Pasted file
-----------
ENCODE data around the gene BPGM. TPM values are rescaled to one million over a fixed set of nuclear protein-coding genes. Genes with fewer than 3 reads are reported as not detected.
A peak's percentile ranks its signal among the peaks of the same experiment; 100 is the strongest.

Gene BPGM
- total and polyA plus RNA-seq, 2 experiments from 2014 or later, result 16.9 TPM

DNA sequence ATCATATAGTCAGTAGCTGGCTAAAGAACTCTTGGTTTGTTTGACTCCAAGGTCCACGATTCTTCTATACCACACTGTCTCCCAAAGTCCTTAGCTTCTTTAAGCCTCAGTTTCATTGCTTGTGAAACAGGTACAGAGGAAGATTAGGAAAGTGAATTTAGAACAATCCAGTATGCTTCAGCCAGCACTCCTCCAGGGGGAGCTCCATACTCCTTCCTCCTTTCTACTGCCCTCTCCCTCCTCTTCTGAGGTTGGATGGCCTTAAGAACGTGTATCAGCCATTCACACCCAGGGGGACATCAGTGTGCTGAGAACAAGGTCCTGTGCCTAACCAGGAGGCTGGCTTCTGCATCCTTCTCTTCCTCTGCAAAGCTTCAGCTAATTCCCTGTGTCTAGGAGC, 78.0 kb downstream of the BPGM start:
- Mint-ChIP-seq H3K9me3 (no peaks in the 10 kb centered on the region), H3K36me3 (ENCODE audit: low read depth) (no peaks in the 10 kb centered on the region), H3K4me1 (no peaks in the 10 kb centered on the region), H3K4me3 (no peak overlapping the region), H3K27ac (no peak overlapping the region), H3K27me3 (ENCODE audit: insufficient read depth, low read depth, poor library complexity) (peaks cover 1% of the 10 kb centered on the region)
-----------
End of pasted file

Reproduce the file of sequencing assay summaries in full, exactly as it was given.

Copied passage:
ENCODE data around the gene BPGM. TPM values are rescaled to one million over a fixed set of nuclear protein-coding genes. Genes with fewer than 3 reads are reported as not detected.
A peak's percentile ranks its signal among the peaks of the same experiment; 100 is the strongest.

Gene BPGM
- total and polyA plus RNA-seq, 2 experiments from 2014 or later, result 16.9 TPM

DNA sequence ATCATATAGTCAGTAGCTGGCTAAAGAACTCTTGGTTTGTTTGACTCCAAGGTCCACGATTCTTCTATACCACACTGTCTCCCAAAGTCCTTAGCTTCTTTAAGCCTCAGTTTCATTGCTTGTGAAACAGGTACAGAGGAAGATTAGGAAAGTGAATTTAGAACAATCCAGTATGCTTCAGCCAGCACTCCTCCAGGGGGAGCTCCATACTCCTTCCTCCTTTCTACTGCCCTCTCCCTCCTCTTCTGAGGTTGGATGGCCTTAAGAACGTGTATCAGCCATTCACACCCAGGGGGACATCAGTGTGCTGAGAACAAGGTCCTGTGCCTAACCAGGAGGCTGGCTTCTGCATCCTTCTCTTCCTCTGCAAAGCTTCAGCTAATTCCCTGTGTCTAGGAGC, 78.0 kb downstream of the BPGM start:
- Mint-ChIP-seq H3K9me3 (no peaks in the 10 kb centered on the region), H3K36me3 (ENCODE audit: low read depth) (no peaks in the 10 kb centered on the region), H3K4me1 (no peaks in the 10 kb centered on the region), H3K4me3 (no peak overlapping the region), H3K27ac (no peak overlapping the region), H3K27me3 (ENCODE audit: insufficient read depth, low read depth, poor library complexity) (peaks cover 1% of the 10 kb centered on the region)